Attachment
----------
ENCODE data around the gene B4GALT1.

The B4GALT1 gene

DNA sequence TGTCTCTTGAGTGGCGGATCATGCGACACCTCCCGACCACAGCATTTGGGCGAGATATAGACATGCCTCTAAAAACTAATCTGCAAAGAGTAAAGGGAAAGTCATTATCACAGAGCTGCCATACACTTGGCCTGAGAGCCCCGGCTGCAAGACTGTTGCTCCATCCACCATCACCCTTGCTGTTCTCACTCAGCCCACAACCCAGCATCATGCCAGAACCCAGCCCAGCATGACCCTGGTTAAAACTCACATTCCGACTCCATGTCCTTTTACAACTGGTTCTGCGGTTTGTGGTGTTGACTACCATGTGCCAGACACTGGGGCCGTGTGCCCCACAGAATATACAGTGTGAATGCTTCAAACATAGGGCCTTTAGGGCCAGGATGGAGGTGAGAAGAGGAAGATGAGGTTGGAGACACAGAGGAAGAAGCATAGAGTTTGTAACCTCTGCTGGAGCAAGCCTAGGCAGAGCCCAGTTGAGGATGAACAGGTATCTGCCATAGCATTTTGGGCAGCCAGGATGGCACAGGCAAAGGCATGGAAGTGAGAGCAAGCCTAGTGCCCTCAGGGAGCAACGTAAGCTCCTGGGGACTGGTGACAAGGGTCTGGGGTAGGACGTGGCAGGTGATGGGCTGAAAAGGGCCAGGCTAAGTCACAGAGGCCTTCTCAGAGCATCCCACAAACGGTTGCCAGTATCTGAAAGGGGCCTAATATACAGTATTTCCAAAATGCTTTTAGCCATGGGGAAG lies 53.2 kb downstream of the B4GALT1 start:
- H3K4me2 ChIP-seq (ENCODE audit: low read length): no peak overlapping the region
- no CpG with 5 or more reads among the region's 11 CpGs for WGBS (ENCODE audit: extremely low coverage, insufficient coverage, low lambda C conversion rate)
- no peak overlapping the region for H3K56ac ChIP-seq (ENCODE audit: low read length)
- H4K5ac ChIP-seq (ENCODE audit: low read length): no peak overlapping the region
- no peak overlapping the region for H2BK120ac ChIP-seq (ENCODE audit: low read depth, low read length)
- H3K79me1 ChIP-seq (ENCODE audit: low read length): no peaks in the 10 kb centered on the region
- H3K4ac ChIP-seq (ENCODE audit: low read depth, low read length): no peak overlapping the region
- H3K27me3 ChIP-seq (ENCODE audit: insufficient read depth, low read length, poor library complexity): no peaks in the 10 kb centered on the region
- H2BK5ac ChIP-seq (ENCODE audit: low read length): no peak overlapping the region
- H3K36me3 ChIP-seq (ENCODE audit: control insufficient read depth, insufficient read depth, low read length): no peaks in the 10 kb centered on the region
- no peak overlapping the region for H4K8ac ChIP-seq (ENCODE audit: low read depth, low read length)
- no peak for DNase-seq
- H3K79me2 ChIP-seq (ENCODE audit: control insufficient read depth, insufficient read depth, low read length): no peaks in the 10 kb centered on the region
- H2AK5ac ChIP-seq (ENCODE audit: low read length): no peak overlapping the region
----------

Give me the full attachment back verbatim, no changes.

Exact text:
ENCODE data around the gene B4GALT1.

The B4GALT1 gene

DNA sequence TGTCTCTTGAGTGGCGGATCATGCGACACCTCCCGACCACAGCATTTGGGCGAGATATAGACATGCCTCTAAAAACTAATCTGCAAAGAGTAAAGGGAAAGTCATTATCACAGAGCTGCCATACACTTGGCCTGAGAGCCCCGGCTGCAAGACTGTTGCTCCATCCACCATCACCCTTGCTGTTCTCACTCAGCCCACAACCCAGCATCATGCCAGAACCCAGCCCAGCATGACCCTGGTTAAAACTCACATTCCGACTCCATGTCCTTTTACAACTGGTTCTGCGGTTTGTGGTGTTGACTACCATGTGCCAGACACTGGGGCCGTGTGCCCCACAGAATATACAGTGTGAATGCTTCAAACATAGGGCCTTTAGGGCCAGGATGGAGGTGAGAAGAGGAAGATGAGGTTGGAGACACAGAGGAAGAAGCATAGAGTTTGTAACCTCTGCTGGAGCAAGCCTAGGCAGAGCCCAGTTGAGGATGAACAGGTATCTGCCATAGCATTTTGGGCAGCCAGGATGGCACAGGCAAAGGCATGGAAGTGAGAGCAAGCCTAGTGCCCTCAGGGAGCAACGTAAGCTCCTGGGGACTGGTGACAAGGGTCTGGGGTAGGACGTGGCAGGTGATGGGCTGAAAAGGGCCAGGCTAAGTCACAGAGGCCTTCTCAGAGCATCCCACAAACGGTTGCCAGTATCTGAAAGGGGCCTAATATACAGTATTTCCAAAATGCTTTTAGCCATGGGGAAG lies 53.2 kb downstream of the B4GALT1 start:
- H3K4me2 ChIP-seq (ENCODE audit: low read length): no peak overlapping the region
- no CpG with 5 or more reads among the region's 11 CpGs for WGBS (ENCODE audit: extremely low coverage, insufficient coverage, low lambda C conversion rate)
- no peak overlapping the region for H3K56ac ChIP-seq (ENCODE audit: low read length)
- H4K5ac ChIP-seq (ENCODE audit: low read length): no peak overlapping the region
- no peak overlapping the region for H2BK120ac ChIP-seq (ENCODE audit: low read depth, low read length)
- H3K79me1 ChIP-seq (ENCODE audit: low read length): no peaks in the 10 kb centered on the region
- H3K4ac ChIP-seq (ENCODE audit: low read depth, low read length): no peak overlapping the region
- H3K27me3 ChIP-seq (ENCODE audit: insufficient read depth, low read length, poor library complexity): no peaks in the 10 kb centered on the region
- H2BK5ac ChIP-seq (ENCODE audit: low read length): no peak overlapping the region
- H3K36me3 ChIP-seq (ENCODE audit: control insufficient read depth, insufficient read depth, low read length): no peaks in the 10 kb centered on the region
- no peak overlapping the region for H4K8ac ChIP-seq (ENCODE audit: low read depth, low read length)
- no peak for DNase-seq
- H3K79me2 ChIP-seq (ENCODE audit: control insufficient read depth, insufficient read depth, low read length): no peaks in the 10 kb centered on the region
- H2AK5ac ChIP-seq (ENCODE audit: low read length): no peak overlapping the region